Born near Preston in 1799, William Turner went to the English College in Rome in 1820. He was a fellow student there with Nicholas Wiseman, who later became the first Archbishop of Westminster. Returning to Lancashire in 1826, his ministry encompassed the poor parishes in central Manchester, exploding at that time thanks to the industrial revolution. He was a member of the Old Chapter and became Vicar General to the Bishop of the Lancashire District, Dr Brown.
William Turner was consecrated first Bishop of Salford by Cardinal Wiseman on 25th July 1851.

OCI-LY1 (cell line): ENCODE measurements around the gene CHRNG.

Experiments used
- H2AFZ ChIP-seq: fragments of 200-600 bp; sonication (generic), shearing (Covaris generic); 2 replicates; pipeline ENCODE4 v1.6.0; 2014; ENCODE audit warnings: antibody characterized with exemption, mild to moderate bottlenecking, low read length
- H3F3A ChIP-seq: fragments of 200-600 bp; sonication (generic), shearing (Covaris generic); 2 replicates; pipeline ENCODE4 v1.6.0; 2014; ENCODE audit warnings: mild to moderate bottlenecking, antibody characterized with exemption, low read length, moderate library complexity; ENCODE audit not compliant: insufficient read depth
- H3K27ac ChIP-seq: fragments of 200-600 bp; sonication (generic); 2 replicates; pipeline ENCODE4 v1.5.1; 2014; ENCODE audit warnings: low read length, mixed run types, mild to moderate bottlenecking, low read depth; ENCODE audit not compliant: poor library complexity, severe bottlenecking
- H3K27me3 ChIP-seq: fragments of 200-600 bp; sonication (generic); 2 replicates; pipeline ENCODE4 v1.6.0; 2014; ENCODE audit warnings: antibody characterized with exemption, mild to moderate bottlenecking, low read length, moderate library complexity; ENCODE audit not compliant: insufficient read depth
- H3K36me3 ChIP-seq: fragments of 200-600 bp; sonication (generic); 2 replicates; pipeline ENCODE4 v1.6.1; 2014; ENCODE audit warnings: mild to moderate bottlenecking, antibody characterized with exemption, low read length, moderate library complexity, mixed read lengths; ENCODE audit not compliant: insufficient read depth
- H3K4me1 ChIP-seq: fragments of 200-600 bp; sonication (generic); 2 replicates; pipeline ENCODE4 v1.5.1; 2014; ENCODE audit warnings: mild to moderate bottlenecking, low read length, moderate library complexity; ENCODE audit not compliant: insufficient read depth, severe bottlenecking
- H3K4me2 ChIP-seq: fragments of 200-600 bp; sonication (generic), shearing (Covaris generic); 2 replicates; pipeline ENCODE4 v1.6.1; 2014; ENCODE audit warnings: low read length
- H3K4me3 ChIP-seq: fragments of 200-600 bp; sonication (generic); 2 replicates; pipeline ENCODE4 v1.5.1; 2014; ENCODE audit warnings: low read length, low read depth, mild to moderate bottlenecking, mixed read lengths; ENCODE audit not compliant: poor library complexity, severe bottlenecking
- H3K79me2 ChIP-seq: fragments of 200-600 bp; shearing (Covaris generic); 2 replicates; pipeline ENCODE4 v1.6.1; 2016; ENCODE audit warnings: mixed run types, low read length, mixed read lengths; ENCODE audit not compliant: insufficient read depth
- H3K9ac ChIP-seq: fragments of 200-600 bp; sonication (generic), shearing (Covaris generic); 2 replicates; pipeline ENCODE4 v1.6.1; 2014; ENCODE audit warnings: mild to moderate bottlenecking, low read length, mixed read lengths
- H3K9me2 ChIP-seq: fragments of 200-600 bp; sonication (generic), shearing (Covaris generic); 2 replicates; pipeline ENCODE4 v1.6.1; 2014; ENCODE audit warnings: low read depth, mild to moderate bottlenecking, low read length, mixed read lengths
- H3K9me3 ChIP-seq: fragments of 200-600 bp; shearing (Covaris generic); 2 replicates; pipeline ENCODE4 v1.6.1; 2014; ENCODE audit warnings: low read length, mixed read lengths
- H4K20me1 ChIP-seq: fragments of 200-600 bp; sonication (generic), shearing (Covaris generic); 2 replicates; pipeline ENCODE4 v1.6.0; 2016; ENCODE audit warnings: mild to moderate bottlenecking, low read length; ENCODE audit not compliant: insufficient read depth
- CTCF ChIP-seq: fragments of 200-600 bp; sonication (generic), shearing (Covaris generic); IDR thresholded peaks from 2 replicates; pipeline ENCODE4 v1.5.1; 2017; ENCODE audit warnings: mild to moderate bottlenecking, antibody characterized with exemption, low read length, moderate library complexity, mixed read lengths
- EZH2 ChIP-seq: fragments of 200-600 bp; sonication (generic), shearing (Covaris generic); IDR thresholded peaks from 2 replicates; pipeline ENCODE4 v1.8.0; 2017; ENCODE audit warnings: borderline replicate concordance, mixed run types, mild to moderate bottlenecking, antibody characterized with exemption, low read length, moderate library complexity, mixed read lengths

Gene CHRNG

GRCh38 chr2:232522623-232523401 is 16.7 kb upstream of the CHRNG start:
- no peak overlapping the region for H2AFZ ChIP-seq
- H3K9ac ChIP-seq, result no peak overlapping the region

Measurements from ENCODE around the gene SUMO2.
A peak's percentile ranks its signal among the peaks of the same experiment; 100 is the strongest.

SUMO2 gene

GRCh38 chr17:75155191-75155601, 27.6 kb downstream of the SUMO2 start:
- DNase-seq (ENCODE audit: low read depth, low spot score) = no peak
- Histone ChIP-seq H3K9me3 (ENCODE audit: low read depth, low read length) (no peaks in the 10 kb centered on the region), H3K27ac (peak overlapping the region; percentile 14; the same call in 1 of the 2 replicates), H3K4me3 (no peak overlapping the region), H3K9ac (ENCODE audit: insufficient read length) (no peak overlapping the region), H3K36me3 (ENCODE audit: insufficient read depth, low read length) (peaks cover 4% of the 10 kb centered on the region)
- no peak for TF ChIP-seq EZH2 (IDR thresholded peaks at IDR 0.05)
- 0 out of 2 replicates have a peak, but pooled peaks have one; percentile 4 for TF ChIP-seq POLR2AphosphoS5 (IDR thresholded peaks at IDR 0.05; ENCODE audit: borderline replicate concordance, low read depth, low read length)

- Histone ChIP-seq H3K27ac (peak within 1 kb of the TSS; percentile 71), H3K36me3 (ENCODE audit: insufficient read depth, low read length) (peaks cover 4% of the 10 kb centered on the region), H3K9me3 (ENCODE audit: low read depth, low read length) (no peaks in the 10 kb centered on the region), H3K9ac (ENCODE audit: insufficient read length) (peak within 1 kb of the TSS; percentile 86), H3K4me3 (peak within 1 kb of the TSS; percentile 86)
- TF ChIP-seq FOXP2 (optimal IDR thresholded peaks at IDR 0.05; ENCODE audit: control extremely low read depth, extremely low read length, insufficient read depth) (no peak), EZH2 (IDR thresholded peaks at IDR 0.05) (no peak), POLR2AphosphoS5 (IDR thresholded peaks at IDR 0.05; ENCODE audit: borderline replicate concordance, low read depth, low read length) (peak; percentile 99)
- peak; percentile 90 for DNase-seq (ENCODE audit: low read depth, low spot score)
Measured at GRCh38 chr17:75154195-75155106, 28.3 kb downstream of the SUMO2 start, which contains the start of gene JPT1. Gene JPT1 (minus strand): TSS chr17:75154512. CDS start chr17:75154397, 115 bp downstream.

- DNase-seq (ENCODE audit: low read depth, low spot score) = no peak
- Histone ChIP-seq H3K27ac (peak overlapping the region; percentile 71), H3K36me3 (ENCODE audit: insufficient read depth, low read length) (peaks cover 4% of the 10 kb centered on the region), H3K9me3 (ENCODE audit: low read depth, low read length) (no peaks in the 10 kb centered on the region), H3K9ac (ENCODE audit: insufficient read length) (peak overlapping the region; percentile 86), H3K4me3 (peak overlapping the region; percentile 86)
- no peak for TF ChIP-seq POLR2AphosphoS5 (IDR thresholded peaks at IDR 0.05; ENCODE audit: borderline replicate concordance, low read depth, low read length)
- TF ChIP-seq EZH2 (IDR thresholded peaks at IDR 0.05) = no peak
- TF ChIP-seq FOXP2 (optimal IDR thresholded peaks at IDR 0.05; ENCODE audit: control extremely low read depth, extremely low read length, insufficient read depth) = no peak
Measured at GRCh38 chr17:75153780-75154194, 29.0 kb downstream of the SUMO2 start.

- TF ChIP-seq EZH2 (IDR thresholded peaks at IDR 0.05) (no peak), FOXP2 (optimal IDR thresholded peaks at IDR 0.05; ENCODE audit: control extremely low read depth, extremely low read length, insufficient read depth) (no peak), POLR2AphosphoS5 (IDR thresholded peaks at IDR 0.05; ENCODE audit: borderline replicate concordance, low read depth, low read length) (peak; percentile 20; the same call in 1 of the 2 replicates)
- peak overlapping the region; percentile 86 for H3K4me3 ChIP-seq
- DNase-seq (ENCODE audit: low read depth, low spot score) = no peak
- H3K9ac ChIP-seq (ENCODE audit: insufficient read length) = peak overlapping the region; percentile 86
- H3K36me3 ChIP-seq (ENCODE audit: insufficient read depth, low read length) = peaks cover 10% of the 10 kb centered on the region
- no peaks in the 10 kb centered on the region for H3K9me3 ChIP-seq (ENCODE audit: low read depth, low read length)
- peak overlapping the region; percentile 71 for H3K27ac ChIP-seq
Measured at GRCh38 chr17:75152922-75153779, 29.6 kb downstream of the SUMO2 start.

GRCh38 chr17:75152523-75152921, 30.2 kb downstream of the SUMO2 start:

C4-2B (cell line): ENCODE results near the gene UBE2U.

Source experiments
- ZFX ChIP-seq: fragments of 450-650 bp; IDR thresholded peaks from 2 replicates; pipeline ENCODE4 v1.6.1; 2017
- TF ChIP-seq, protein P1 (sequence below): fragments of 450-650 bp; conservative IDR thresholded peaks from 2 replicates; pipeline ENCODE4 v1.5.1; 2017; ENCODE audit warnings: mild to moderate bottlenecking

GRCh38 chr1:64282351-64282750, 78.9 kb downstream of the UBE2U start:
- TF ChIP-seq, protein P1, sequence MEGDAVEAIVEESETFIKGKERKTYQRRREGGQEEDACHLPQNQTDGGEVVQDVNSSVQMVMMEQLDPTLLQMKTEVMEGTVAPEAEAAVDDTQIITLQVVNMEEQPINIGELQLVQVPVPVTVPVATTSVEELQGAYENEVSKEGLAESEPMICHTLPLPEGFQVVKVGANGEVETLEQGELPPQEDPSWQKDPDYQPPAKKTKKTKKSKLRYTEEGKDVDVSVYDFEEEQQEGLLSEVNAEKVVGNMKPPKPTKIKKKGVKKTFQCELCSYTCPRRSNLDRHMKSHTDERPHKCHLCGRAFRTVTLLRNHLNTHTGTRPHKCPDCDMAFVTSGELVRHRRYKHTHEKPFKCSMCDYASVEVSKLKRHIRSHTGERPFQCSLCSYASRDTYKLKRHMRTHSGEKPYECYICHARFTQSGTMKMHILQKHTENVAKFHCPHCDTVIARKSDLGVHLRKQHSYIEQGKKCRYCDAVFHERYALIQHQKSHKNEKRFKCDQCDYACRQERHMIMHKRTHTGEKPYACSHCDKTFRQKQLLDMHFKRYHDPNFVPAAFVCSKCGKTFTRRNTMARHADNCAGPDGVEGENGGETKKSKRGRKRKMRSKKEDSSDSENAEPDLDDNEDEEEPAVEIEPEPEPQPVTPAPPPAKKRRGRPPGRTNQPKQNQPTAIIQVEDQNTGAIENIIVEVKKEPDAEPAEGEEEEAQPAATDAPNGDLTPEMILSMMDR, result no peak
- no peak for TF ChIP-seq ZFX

Bishop Turner had to contend with pressures caused by the Irish potato famine of the 1840s and the American cotton famine of the 1860s. He lost a tenth of his clergy through fever contracted during their service of the sick. Even so, he increased the number of parishes from 30 to 70 during his time of office. He promoted Catholic education at primary and secondary level. He introduced the Xaverian Brothers in 1854 and founded the Salford Catholic Grammar School in 1862. During his episcopate the female teaching orders of Loreto and the Faithful Companions of Jesus also came to the diocese, the Sisters of the Cross and Passion were founded, and with Alice Ingham of Rochdale he laid the foundations for the future Congregation of the Franciscan Missionaries of St Joseph. Bishop Turner attended the first Vatican Council (1869-1870), though ill-health forced him to return to England before the Council ended. He died in office at Salford on 12th July 1872.